4. I wonder if the principle would work with a finer grade of sugar? It’d be interesting to use icing sugar in thin layers to improve the resolution. You could also possibly use a diode laser to fuse the sugar? Perhaps they tried and rejected that?

    One use that springs to mind (assuming you could improve the resolution) would be to make soluble patterns for investment casting. Perhaps there’s more straightforward approaches to that?

    Interesting write-up of something I’d either never seen or forgotten about

    1. I was wondering that same thing – if a person could use a low cost laser diode instead of a heat gun.

      Rather than making parts for the purpose of eating them, I wonder if there’s any casting processes that could be used. Like lost wax casting, but you start with a sugar part instead of wax.

      1. I’ve wondered about the laser and casting questions. Visible light lasers could have problems with plain old white sugar. I have no idea about the optical characteristics of sugar in the IR spectrum. The grain size of the sugar is probably the fundamental limiting factor.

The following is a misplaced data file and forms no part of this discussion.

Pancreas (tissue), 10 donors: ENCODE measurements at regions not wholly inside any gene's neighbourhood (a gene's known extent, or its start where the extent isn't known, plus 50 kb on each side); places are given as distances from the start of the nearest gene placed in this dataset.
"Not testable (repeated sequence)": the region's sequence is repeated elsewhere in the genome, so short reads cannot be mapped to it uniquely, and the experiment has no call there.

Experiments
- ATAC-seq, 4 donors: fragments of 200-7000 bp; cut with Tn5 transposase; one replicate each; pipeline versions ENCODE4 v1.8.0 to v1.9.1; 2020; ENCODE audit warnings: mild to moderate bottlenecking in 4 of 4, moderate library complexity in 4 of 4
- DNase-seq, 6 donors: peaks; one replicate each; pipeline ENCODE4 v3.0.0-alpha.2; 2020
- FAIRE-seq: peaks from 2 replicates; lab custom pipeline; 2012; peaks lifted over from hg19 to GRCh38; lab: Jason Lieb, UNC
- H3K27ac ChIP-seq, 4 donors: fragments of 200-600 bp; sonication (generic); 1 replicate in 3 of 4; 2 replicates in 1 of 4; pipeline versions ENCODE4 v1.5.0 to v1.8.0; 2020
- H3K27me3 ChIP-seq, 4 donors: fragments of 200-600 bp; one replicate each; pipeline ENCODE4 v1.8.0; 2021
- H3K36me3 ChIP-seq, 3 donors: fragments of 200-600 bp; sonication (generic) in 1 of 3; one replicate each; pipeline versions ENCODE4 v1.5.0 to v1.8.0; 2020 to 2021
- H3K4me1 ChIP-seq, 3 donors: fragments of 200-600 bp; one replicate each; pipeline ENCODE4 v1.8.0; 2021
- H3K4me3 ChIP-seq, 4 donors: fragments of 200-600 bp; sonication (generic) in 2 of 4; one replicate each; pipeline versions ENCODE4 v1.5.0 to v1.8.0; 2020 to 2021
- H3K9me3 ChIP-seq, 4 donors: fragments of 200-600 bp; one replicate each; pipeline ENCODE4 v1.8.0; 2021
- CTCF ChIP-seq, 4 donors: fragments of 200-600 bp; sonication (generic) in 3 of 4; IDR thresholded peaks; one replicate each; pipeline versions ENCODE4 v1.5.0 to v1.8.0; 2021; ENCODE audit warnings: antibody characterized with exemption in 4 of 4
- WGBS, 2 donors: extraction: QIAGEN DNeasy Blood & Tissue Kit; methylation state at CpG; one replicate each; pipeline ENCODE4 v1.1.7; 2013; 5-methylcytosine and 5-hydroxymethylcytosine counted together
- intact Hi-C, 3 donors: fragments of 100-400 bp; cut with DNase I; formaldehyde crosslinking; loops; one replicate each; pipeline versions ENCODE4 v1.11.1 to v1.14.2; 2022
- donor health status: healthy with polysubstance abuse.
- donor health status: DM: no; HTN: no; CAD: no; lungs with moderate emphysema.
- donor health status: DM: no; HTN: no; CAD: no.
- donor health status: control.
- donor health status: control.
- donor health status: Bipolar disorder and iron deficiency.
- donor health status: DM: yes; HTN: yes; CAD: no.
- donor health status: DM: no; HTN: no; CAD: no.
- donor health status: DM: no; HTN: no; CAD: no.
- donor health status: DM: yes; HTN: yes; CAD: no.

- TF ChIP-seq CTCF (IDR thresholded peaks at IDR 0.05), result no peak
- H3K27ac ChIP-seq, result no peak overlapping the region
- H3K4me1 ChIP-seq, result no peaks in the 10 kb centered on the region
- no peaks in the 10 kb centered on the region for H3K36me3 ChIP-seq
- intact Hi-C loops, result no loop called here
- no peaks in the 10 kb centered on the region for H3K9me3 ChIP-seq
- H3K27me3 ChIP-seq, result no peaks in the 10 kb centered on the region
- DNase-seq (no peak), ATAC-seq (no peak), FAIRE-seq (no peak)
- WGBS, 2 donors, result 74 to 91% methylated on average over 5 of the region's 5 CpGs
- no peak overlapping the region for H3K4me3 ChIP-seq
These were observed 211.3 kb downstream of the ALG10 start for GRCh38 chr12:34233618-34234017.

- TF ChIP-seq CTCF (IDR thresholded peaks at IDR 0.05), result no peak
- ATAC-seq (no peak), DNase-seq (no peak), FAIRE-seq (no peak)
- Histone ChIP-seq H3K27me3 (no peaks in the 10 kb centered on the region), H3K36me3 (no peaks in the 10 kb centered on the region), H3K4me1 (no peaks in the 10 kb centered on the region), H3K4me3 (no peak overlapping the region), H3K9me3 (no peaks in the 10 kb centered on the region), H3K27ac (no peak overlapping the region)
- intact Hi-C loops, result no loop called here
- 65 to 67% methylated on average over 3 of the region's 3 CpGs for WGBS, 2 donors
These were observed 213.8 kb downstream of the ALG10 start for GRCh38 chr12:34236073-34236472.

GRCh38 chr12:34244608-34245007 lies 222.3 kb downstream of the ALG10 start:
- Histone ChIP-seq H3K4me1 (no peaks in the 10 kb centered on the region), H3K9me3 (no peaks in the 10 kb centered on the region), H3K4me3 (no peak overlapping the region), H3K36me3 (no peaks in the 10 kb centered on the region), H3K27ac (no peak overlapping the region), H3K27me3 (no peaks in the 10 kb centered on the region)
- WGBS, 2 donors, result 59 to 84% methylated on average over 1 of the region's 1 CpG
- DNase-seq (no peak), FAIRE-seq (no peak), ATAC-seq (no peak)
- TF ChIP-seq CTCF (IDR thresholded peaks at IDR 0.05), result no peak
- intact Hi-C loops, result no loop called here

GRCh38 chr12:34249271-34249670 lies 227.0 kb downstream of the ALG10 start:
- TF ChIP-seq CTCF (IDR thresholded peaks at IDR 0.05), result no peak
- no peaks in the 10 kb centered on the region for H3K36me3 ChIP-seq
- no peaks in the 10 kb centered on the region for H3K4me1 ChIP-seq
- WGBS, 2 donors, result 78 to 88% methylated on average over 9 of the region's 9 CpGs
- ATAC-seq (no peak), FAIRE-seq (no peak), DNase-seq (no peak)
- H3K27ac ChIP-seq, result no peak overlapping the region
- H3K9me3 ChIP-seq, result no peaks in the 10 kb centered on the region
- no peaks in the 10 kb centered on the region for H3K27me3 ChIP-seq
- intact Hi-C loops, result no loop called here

Being water soluble could make for an interesting casting process in materials that can’t tolerate heat. Maybe a silicone mould or maybe even wax.
        I’m not sure what you could cast with a wax mold, perhaps some sort of slip material as long as it can harden despite the wax being a moisture barrier.

    2. Powdered “icing” sugar is typically a mixture of sugar with anti-caking agents (e.g., corn starch). While it can be fused, it doesn’t result in something that makes good solid candy.

      Also, grain size of the sugar particles wasn’t really one of the technology limits.

      Soluble casting models is definitely one of the things that kept coming back as an interesting application.

  5. I have a project that could benefit from a modified version of their mechanicals (not for printing in sugar).

    Since they’re not pursuing it as a product, are their design files available anywhere? I did a quick search and couldn’t find anything obvious…

  6. One minor issue .. the Monoprice mini delta is a remarkable little machine, but quiet it ain’t. We have five printers in our prototyping cluster (minindelta, two Monoprice Ultimates, a Robo R1+ amd a Creality CR-10 S5), and the litrle delta makes the biggest noise.